I enjoy The Mitchells vs the Machines, even if it is animated and possibly the work of a lunatic.  Regardless, I have quite the random sense of humor, and I appreciate weird because I, too, see myself in the same light.  And yet I sometimes feel like weirdness is becoming too commonplace.  Strange is only strange if it is somehow on the fringe of what society sees as “in,” or cool.  If such attitudes are widely celebrated, are they truly all that weird?  It may be a “chicken and egg” argument, but it still bears some thinking.  I prize uniqueness, and that is one aspect of the film with which I connected.  This brings me to my Faith.  In a world that is increasingly secular, irreverent (my apologies, but I fail to see the reverence behind the faux spirituality of the current day), and fixated on the immoral, being a practicing Catholic is practically countercultural.  Much of what the Church teaches as behaviors you should avoid are seen by an alarming majority as permissible.  As such, it is difficult to fit in sometimes to larger crowds, or at least that has been my experience.  When people know you do not follow their lifestyle, that you believe in a different way of acting, they tend to write you off in some form or another.  In an unspoken way, they do not want the mirror of Faith to be held up to them and feel like they are doing something wrong.  Katie learned this lesson in her own way when, as a child, she showed her class an early film she made and no one got it.  From that point on, she is on a quest to find “her people.”  I am alone in my family in attending Mass, never mind my prayer life, much like Katie and her interest in making films.  While Katie does come to terms with her parents and they learn to accept her life choices, she goes off to be with “her people” at film school.  Mine became the group of Catholic young adults I met in the years following my graduation from Loyola. Together, we can thumb our nose at what society says is conventional.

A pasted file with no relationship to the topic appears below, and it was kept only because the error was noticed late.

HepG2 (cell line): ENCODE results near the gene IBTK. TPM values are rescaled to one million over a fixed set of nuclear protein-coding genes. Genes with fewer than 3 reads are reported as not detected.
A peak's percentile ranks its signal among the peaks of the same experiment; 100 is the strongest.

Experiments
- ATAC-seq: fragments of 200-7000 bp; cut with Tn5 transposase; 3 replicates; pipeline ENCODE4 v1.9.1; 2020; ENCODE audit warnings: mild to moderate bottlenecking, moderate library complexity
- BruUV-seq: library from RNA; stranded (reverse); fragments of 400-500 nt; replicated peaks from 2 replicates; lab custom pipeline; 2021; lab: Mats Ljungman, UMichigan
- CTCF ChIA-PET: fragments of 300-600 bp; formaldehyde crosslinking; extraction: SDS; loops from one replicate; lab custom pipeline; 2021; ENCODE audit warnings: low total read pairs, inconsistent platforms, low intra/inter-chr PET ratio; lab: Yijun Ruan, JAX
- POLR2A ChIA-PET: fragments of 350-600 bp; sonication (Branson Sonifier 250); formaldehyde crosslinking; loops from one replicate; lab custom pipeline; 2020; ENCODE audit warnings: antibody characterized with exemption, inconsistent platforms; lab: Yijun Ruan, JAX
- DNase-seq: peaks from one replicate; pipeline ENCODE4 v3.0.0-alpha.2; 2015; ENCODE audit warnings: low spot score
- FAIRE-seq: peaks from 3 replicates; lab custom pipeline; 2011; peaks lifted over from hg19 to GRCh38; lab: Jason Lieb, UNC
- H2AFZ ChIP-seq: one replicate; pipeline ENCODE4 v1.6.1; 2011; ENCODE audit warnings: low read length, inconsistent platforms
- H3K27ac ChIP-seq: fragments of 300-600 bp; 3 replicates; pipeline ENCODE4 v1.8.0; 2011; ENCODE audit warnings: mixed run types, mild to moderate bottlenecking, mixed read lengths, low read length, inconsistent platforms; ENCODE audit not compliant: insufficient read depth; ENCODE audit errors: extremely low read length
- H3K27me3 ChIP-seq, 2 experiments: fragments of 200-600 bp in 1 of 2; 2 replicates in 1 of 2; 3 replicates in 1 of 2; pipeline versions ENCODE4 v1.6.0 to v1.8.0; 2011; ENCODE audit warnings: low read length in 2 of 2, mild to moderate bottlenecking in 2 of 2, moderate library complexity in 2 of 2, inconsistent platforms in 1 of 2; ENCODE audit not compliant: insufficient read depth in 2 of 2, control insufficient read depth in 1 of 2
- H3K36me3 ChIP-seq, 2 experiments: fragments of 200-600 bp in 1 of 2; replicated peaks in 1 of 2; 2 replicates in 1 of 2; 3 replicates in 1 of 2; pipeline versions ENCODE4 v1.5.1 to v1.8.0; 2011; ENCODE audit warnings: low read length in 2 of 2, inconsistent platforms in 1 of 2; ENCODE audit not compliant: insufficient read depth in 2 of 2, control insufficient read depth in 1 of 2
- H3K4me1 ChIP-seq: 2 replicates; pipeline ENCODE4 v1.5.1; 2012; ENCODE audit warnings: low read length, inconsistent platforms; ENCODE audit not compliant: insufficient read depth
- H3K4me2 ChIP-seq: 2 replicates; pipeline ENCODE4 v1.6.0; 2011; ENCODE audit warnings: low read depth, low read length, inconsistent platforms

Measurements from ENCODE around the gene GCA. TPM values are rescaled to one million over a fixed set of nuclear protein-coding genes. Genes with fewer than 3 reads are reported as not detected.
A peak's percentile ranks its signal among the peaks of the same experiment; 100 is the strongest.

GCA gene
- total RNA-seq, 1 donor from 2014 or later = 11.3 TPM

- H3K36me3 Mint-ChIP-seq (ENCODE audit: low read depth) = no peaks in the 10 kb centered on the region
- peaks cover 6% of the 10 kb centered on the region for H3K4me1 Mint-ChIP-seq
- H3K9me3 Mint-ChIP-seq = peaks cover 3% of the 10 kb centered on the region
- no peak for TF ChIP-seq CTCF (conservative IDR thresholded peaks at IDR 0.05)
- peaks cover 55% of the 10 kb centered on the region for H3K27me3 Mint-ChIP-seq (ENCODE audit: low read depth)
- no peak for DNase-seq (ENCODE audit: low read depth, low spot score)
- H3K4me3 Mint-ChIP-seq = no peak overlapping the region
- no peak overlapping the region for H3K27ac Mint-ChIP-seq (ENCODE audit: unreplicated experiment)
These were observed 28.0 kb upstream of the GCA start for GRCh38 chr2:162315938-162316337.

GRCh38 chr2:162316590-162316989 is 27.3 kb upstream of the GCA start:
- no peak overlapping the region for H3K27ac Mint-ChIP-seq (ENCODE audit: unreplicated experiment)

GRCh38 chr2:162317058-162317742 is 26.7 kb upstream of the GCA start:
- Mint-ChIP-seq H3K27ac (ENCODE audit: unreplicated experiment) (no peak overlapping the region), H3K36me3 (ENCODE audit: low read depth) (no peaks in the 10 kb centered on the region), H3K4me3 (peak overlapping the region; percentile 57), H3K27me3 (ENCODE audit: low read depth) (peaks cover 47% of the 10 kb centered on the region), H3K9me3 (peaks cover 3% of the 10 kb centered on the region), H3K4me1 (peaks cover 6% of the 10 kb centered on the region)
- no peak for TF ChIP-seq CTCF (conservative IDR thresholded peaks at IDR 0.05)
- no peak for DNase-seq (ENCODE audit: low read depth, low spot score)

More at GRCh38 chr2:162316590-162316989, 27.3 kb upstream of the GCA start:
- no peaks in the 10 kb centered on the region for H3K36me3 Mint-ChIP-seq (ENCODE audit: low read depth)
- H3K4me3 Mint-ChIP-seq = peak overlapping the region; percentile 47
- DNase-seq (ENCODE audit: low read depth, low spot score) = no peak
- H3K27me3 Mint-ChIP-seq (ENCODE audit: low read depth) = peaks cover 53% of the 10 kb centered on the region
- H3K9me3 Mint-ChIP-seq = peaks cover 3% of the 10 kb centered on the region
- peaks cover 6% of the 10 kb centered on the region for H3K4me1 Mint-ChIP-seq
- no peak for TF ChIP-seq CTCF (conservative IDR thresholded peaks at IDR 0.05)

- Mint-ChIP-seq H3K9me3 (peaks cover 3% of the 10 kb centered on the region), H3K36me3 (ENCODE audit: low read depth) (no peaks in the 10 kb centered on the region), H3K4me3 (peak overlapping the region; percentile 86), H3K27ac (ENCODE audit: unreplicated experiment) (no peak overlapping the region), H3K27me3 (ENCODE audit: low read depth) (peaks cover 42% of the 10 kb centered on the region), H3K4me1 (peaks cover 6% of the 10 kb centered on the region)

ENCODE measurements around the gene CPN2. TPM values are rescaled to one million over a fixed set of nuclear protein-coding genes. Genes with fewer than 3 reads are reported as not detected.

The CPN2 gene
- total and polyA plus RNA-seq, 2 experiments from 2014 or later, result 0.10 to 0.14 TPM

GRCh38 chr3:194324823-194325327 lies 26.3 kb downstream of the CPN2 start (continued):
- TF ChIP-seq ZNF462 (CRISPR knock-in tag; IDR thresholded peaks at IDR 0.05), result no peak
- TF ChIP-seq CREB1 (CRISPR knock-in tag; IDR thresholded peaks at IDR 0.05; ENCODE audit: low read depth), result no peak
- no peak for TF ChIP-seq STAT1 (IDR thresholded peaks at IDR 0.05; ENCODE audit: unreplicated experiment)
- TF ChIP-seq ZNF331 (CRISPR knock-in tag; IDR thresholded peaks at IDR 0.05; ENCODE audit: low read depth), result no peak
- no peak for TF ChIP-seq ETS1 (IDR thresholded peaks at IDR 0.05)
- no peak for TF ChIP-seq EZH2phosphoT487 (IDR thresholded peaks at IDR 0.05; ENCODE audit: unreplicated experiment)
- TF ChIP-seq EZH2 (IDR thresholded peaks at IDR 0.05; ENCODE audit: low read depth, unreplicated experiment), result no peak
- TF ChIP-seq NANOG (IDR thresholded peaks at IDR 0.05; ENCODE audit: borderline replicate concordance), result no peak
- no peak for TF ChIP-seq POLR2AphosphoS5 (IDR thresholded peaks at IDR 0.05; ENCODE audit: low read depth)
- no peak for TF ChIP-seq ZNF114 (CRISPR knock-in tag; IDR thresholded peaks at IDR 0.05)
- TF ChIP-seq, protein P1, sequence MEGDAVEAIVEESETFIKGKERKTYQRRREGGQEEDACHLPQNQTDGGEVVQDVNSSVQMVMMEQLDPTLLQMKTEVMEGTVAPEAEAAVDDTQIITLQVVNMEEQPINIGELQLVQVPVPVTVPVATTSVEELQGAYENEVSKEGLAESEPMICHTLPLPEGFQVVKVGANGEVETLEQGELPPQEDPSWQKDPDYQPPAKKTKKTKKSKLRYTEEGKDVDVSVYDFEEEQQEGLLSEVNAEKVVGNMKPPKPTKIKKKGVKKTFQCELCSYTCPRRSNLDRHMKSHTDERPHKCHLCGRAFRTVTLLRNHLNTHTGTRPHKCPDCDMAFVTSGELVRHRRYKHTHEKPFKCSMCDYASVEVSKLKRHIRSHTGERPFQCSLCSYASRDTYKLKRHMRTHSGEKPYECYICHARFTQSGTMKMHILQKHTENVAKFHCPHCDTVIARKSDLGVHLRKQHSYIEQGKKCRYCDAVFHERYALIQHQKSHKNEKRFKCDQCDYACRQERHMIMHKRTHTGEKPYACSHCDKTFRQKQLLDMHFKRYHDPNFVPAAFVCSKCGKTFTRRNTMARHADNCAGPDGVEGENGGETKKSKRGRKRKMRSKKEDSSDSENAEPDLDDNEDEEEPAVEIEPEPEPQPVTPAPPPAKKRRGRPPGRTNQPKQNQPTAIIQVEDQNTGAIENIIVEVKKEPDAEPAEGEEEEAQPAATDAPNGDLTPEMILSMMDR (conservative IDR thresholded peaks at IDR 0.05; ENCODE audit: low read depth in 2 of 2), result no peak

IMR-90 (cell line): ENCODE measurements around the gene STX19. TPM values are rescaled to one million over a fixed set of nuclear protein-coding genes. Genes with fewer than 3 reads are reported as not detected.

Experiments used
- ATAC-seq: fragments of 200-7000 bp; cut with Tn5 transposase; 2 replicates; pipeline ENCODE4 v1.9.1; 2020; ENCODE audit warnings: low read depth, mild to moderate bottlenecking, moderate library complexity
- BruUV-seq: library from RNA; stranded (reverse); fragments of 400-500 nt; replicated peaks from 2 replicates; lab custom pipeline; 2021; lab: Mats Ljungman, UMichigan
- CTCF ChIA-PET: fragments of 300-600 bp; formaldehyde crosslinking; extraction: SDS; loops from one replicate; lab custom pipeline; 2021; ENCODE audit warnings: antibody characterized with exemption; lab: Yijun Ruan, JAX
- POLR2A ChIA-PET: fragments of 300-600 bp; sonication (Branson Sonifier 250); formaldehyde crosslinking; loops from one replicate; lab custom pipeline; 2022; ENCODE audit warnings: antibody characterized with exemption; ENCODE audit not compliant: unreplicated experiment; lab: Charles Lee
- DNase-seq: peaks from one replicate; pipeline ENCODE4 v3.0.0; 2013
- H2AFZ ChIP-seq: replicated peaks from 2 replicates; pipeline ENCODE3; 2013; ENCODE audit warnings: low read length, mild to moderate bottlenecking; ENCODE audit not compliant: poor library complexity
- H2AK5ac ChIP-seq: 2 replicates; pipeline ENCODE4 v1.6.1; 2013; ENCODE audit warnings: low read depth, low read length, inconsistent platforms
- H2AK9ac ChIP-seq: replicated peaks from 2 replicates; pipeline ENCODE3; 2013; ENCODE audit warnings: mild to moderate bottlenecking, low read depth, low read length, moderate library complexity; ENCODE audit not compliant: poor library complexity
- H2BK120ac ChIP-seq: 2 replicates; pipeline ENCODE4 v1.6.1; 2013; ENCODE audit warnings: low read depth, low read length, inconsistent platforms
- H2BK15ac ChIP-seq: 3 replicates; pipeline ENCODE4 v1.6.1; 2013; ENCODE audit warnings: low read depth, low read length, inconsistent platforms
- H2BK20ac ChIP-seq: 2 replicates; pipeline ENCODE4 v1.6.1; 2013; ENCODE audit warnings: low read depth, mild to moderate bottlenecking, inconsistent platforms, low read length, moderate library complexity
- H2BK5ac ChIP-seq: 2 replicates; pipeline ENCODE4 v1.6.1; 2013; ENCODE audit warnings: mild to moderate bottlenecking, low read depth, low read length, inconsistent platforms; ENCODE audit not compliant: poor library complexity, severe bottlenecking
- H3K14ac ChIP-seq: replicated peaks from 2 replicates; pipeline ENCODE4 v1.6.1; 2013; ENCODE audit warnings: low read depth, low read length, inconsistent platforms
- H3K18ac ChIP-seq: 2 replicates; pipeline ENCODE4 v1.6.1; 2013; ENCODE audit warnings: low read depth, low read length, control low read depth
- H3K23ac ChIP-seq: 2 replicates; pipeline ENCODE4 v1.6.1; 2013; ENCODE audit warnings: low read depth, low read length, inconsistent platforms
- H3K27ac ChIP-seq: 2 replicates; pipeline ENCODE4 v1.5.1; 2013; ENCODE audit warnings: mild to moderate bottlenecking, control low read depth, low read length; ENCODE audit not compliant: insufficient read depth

I see The Mitchells vs the Machines as being a great family film.  It does not go for the low hanging fruit that is slipping in adult jokes to kid’s films.  It is consistently bizarre throughout on all levels, and there is merit in that approach.  I suppose the Furby jokes, as well as the cracks about the dangers of corporate data mining, would go over children’s heads.  They are the exceptions to the rule.  It is a warm film with some genuinely funny parts.  Enjoy without hesitation.